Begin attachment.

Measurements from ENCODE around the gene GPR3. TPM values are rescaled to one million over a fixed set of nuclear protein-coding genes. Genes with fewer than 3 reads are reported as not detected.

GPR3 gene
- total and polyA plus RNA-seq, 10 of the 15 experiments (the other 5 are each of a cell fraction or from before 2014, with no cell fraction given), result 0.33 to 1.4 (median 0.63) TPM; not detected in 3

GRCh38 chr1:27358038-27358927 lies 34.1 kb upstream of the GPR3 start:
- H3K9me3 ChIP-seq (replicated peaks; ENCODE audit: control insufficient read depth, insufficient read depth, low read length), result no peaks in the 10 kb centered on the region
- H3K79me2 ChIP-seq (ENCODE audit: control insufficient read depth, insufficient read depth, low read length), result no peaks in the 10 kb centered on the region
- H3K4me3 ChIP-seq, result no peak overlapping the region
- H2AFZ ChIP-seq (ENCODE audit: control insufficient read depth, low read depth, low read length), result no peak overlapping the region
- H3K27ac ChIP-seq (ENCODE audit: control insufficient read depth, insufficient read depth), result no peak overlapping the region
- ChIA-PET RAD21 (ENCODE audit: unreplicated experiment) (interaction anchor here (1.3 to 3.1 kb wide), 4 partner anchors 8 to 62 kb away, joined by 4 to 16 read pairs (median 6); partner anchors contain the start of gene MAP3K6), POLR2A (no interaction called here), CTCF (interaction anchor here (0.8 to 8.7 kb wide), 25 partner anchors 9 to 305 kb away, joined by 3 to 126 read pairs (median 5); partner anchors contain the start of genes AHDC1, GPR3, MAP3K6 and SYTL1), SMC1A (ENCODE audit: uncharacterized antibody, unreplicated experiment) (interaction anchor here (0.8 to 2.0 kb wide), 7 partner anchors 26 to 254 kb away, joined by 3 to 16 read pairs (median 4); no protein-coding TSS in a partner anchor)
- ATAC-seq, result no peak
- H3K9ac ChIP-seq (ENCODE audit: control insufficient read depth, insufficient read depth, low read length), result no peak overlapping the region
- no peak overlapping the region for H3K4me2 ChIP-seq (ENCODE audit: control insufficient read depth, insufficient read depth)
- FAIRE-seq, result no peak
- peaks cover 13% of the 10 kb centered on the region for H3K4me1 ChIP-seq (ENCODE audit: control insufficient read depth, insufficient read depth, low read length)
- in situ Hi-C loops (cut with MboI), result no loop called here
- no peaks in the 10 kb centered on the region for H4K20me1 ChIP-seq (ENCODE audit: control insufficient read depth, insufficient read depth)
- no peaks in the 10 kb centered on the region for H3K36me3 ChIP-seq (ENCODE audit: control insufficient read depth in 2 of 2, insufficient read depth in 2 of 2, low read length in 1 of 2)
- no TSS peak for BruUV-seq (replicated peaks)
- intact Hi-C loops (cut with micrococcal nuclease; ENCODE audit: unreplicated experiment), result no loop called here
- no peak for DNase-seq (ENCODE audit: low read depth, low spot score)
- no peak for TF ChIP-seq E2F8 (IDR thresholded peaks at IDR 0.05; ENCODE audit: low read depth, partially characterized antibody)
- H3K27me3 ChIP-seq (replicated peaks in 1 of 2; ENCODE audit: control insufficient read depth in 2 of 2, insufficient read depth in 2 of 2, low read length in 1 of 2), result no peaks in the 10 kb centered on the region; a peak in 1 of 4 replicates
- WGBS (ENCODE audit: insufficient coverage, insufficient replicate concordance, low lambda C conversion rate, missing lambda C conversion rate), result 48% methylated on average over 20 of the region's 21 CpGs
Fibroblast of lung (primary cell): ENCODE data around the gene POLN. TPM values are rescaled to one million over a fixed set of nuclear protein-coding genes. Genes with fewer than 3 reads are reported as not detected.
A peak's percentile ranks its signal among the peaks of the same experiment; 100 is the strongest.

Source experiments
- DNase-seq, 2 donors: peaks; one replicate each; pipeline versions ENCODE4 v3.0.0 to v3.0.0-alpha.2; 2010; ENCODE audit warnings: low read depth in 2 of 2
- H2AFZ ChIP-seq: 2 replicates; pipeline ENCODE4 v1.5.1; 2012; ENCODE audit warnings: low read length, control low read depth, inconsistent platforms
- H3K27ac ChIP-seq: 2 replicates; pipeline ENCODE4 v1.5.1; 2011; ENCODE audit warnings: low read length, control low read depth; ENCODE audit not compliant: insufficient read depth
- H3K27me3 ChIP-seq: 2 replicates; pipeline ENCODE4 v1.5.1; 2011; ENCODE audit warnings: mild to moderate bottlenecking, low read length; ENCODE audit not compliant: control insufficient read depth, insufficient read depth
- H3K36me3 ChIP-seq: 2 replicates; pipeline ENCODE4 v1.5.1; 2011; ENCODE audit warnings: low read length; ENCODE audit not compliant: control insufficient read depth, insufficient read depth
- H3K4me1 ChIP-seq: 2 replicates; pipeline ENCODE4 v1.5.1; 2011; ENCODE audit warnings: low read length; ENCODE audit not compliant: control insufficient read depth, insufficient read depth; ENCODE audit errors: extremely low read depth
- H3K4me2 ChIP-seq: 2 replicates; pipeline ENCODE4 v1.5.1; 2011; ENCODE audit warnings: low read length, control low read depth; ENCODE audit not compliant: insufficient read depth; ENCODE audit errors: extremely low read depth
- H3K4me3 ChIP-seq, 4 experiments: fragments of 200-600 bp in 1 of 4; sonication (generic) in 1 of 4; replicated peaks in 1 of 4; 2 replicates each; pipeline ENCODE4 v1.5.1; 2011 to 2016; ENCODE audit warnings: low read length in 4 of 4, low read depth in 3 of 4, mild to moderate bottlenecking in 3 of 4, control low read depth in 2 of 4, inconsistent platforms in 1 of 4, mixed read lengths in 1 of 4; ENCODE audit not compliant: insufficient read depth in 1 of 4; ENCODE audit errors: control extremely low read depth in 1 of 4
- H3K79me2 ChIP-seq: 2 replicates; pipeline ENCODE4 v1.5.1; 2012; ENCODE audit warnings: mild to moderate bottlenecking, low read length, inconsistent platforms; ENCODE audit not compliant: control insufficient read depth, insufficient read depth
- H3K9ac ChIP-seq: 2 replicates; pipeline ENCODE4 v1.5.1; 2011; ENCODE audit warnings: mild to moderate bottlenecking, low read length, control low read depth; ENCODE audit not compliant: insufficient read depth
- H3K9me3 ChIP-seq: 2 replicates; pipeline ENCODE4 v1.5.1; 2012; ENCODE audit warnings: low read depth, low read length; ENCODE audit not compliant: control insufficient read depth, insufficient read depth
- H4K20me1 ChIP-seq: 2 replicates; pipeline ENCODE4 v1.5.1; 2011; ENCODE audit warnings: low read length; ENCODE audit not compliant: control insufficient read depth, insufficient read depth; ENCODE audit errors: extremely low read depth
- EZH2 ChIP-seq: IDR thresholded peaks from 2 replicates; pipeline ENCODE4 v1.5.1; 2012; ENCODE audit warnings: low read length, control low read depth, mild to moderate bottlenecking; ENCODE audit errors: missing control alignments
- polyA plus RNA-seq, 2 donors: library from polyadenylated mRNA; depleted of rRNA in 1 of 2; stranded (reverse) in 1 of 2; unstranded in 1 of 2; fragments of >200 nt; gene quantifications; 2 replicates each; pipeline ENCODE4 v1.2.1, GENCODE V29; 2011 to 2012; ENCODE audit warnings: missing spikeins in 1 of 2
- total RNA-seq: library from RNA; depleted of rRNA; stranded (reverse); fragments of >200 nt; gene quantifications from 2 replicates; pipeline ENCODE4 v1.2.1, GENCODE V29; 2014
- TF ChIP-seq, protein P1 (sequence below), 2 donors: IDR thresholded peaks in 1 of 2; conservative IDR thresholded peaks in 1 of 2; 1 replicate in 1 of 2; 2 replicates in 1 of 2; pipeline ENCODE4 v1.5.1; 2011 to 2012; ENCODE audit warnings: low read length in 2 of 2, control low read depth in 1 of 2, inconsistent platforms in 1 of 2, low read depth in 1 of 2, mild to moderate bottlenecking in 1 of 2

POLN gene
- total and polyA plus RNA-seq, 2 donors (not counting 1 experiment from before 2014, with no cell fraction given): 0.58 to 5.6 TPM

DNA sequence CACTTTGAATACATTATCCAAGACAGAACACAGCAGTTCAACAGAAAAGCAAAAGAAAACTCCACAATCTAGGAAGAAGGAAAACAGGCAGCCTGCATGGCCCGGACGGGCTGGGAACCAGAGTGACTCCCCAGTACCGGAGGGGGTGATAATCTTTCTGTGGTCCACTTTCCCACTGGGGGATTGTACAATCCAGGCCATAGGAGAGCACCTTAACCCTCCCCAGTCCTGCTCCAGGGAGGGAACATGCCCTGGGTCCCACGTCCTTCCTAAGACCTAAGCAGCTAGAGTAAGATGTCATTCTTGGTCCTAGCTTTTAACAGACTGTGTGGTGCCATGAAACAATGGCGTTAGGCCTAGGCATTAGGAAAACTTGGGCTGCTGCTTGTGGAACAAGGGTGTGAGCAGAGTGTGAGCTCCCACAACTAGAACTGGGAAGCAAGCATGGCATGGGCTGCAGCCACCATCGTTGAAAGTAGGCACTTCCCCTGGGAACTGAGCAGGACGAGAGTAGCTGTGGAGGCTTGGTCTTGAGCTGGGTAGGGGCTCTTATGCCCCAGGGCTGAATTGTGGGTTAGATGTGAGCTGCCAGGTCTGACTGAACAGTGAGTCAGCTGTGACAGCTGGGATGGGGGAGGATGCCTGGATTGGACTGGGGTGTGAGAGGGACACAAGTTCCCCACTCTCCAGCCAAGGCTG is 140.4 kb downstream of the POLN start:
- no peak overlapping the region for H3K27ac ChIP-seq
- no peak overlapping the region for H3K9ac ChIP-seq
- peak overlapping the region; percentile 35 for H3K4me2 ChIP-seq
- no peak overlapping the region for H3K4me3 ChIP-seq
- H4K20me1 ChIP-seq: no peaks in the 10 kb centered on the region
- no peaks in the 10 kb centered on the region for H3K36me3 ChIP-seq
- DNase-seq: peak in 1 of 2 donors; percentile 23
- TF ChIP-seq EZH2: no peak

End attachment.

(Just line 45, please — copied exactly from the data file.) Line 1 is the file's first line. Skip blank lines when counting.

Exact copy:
- total and polyA plus RNA-seq, 2 donors (not counting 1 experiment from before 2014, with no cell fraction given): 0.58 to 5.6 TPM